Dolly Vivalo has a back room unlike anyone else's.
To begin with, it smells splendid, permeated by the aroma of dried herbs, which hang upside down from wood beams along the ceiling. It looks like a colonial Christmas, even in November. Shelves of brightly colored ribbons line a wall; dried floral arrangements and herb "trees" in small clay pots adorn tables; and small evergreens sport charming wooden ice skate ornaments.
Dolly's back room, also known as her "Touch of Williamsburg" shop, is the realization of a dream, the union of Dolly's skill and love for gardening.
"I give classes here, make arrangements, hold holiday open houses ... anything floral," Dolly said.
Surviving on business generated mostly by word of mouth, Dolly (who was born Marie Catherine, but whose sister thought she was "such a doll" she called her Dolly) is preparing for another open house Saturday and Sunday.
"My dad was my biggest fan and probably where I got my love of gardening," Dolly said. "I never really was interested in or appreciated his garden till I was older, but I remember him working in it. My father would bring my mother a rose every day."
Dolly didn't begin gardening however until her five children were school age. She began to appreciate the joy of giving away dried floral arrangements and bouquets.
Starting up shop: Then, about 20 years ago, Dolly and a friend, Honor O'Reilly, met for lunch and fantasized starting a business capitalizing on Dolly's love of herbs and flowers and their respective collections: pewter and plaid. With 14 children between them, it started as pie in the sky, but by the time dessert was served, the two moms had decided to ask their husbands for investment capital.
For a year, Pewter & amp; Plaid sold floral arrangements. Then Dolly left the business to begin working from her basement. "I didn't like the working conditions though," she said. "I wanted windows to look out of and a bigger space. I wanted to add on to the house."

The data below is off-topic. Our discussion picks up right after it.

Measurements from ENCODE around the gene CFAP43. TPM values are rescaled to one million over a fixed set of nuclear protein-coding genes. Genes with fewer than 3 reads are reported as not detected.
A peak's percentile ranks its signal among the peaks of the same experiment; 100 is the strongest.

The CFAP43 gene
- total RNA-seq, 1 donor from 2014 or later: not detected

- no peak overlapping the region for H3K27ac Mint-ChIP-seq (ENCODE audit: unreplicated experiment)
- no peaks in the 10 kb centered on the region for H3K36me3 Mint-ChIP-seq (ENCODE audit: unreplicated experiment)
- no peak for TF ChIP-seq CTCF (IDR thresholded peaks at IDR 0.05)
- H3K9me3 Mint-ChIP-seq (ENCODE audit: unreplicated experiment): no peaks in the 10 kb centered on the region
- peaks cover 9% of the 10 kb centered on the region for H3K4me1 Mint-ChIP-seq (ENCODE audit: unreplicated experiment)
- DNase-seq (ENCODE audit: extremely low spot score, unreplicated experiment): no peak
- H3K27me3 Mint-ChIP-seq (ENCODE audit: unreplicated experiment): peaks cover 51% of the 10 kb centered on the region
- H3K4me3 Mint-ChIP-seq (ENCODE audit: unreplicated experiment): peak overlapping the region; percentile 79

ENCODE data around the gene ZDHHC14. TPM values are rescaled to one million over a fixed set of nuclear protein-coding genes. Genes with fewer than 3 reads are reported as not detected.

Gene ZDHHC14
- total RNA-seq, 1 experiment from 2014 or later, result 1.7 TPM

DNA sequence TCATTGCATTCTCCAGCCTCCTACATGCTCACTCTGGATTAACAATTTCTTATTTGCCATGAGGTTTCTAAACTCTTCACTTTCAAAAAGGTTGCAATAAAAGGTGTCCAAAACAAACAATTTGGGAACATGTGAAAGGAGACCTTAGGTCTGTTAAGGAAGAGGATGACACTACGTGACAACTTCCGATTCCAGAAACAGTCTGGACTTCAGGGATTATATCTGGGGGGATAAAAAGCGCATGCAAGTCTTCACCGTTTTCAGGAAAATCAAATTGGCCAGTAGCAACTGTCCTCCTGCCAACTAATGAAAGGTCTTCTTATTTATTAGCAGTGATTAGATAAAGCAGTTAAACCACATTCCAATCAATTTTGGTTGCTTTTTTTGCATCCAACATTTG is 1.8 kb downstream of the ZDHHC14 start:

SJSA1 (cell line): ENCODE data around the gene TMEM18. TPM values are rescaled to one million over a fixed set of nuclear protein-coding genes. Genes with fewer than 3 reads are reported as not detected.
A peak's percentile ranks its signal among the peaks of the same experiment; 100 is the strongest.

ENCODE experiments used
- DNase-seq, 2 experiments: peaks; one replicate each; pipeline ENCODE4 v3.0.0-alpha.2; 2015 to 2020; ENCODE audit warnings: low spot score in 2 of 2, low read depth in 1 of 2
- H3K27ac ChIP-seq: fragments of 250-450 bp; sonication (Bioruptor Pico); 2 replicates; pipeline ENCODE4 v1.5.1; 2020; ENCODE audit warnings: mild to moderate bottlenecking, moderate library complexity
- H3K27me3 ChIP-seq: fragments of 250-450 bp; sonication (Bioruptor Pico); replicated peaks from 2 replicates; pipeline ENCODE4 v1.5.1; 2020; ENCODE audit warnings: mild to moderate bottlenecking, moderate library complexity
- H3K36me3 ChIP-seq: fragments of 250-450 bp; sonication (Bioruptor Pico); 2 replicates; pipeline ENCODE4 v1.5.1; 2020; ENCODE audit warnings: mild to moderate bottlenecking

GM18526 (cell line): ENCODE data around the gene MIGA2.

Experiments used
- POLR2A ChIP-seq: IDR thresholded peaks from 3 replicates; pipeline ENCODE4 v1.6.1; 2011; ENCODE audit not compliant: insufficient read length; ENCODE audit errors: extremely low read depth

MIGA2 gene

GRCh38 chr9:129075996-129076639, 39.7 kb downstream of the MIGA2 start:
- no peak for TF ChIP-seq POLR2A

Her husband, Joe, agreed, and the two sent away for plans to build a rustic double garage that would serve as a workspace and shop. As the "barn room" neared completion, the builders suggested paneling the walls, and finishing the ceiling. Dolly, already picturing the rough hewn space filled with herbs and floral arrangements, shouted a definitive "No!"
Holiday crafts: Now Dolly uses the space to teach groups to create holiday wreaths or dried bouquets and arrangements. "I love it when people come in and say, 'Oh I can't do that wreath!' and I reply, 'Well, you're not going home till you do it!' [laughs] ... I love seeing faces when they see what they've accomplished."
Dolly also lectures about herbs and flowers at Fellows Riverside Gardens. And she continues to garden. "I grow a lot of herbs and some of the flowers that go into my arrangements," she said.
Her loves go beyond the garden and include tennis, spending time with her children and grandchildren, and cooking with herbs. For a time, Dolly was a Eucharistic minister of the Catholic church, giving communion to shut ins -- "one of the most wonderful things of my life."
As the holiday open house nears, Dolly is gearing up for her visitors.
"I'm not a do ahead person," she said, explaining how these last preparation days will be hectic. "But I do fine with that. When it finally begins, I wash my hands of it. We put out all the arrangements and decorations, lemon tea bread, herb cheese spread, and holiday punch, start the Christmas music, then I just sit and visit with people."